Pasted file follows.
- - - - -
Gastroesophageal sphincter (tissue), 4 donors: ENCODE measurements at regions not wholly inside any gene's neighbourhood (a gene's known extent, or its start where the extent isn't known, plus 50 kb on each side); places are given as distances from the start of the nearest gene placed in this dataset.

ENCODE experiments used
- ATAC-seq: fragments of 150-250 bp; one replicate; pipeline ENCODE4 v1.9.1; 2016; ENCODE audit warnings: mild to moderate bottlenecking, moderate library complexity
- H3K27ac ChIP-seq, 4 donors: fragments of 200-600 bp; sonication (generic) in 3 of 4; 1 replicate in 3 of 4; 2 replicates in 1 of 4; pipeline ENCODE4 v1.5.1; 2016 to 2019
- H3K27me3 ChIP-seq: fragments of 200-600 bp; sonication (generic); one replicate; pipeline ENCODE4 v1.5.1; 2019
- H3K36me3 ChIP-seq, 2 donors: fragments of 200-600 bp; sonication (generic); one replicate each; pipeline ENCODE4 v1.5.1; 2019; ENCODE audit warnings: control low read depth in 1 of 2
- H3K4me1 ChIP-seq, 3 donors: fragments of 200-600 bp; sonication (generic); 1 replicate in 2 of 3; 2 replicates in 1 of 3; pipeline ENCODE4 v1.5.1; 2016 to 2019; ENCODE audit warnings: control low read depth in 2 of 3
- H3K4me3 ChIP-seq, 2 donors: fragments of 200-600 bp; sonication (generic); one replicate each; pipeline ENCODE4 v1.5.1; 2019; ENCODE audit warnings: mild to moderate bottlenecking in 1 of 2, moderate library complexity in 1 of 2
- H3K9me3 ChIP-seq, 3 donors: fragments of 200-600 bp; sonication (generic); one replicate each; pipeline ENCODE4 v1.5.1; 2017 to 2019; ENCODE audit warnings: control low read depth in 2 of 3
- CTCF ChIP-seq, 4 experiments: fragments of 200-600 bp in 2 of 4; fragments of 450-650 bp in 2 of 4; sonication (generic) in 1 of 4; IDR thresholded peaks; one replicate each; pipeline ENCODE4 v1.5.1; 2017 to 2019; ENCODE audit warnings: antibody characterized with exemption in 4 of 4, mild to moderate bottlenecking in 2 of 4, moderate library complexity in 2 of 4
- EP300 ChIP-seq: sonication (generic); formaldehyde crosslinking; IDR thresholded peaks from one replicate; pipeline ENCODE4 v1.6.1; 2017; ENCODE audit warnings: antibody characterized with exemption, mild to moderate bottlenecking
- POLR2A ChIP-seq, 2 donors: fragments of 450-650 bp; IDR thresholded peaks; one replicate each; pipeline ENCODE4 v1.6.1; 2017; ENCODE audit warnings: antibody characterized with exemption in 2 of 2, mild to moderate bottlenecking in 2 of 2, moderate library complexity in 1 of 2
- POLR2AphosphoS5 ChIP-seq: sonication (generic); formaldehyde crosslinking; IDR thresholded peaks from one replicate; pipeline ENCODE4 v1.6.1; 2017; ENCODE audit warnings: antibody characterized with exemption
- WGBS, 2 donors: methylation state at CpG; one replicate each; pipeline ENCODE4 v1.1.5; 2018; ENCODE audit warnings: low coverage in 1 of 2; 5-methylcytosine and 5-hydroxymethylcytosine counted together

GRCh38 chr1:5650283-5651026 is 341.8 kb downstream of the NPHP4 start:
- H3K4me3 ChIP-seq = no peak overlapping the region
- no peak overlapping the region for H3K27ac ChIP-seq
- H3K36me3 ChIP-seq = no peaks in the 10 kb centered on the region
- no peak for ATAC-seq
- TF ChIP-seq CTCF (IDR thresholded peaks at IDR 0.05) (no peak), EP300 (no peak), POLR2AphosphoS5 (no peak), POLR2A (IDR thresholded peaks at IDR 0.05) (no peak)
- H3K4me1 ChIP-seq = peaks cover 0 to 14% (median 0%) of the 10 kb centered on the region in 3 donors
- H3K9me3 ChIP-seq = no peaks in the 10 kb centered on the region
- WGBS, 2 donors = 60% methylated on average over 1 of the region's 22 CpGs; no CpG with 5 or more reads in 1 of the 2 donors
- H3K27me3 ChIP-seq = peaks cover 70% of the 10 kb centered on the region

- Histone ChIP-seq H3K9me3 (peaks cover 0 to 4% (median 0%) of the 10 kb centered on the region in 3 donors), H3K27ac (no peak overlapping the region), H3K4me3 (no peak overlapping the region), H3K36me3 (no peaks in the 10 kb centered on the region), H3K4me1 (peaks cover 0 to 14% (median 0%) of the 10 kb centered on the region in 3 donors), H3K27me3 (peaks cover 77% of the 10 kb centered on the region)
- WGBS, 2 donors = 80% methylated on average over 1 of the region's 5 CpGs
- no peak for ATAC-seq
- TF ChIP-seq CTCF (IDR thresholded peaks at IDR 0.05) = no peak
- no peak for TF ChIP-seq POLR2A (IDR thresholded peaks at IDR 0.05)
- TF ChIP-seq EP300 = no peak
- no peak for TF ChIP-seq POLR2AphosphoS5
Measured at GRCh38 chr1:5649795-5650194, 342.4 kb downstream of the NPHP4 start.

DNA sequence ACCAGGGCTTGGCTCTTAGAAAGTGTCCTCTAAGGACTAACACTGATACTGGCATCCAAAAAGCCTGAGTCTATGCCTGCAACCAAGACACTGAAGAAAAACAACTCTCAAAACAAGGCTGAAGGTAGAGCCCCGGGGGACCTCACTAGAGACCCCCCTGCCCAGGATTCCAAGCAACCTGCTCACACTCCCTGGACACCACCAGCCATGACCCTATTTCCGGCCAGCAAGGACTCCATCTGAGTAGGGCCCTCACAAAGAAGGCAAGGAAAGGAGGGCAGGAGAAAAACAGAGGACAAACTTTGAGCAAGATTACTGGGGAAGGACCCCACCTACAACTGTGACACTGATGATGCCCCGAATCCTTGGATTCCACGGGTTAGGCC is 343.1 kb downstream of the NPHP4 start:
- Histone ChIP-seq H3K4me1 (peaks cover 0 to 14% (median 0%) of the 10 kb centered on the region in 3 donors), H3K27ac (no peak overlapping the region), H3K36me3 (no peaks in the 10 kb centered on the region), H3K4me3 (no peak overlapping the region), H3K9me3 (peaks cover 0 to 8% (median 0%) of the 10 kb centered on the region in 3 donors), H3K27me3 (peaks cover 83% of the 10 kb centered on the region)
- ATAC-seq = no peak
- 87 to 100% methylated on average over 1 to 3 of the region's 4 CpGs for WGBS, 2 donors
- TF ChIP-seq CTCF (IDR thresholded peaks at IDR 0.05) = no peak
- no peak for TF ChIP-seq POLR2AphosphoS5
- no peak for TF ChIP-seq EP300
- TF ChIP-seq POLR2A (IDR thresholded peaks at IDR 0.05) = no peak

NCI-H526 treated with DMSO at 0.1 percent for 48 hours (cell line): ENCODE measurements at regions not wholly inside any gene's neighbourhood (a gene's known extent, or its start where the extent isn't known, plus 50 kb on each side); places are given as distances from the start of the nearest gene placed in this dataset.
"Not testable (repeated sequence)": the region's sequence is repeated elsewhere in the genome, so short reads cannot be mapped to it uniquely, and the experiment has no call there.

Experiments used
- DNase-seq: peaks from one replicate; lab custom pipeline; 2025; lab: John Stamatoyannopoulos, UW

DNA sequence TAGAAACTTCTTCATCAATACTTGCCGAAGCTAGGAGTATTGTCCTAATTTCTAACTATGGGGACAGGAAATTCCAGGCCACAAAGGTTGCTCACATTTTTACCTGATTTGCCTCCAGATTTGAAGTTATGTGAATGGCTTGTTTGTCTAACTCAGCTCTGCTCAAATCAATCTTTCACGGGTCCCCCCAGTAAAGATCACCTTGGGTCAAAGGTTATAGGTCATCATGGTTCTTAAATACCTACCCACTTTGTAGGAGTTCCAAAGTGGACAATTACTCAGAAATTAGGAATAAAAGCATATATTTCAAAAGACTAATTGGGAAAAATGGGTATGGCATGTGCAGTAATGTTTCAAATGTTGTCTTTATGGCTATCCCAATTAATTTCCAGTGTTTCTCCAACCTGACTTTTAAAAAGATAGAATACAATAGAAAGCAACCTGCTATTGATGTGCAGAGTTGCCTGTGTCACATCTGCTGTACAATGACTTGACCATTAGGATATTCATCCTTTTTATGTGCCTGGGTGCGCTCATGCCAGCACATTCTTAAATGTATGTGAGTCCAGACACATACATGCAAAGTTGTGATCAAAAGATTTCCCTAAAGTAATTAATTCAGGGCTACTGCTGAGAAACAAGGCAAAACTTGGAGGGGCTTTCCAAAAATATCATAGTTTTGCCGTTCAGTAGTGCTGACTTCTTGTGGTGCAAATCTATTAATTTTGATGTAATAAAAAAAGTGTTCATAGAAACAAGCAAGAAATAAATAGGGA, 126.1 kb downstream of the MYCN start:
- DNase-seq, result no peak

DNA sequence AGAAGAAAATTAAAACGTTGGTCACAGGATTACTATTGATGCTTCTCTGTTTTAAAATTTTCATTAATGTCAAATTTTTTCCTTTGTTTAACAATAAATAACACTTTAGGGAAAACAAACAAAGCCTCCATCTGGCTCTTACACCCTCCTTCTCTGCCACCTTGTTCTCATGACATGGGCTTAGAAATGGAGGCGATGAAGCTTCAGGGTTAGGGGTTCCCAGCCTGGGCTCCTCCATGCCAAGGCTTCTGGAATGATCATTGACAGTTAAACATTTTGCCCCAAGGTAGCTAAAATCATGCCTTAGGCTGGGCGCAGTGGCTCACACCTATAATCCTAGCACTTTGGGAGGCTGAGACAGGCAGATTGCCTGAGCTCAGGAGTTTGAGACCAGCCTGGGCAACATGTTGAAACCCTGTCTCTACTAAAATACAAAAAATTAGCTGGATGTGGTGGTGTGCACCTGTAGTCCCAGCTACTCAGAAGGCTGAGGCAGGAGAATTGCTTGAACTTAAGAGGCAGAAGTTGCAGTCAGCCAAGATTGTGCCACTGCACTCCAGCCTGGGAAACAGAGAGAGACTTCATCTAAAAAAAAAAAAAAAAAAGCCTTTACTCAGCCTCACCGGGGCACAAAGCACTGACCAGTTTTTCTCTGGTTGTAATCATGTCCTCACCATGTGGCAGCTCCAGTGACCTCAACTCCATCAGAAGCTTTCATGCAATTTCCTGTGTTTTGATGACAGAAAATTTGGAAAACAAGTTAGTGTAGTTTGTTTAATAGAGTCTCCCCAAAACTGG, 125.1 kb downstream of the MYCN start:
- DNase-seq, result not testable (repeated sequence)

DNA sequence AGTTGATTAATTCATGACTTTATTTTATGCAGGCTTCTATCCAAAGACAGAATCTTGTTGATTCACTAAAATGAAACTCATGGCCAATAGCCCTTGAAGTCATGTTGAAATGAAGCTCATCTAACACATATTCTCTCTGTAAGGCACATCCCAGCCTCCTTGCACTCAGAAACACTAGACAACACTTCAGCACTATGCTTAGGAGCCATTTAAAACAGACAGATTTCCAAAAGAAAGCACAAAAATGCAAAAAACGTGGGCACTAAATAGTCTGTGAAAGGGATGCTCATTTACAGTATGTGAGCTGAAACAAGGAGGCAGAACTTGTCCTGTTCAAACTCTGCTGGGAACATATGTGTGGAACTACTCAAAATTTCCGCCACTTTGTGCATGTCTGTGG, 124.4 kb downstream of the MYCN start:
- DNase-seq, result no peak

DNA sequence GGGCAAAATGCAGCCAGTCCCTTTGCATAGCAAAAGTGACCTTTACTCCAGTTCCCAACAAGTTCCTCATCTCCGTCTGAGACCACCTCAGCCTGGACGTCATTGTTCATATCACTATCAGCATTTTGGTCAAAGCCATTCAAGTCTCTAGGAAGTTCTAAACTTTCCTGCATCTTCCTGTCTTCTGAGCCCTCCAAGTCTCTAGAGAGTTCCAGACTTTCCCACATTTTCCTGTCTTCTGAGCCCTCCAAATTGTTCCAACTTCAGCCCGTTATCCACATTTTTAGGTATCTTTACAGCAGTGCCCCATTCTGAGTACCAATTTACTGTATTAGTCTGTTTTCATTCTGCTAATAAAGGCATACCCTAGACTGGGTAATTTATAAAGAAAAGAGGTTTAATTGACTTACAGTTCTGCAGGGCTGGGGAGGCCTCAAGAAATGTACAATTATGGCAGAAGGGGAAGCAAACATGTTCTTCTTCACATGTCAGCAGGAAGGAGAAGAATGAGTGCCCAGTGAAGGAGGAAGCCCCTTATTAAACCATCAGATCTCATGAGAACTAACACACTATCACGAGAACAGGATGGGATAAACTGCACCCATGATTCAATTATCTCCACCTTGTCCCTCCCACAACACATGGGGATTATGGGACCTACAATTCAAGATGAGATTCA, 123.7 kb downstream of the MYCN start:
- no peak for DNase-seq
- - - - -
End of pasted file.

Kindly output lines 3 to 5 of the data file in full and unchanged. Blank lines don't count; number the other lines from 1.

- ATAC-seq: fragments of 150-250 bp; one replicate; pipeline ENCODE4 v1.9.1; 2016; ENCODE audit warnings: mild to moderate bottlenecking, moderate library complexity
- H3K27ac ChIP-seq, 4 donors: fragments of 200-600 bp; sonication (generic) in 3 of 4; 1 replicate in 3 of 4; 2 replicates in 1 of 4; pipeline ENCODE4 v1.5.1; 2016 to 2019
- H3K27me3 ChIP-seq: fragments of 200-600 bp; sonication (generic); one replicate; pipeline ENCODE4 v1.5.1; 2019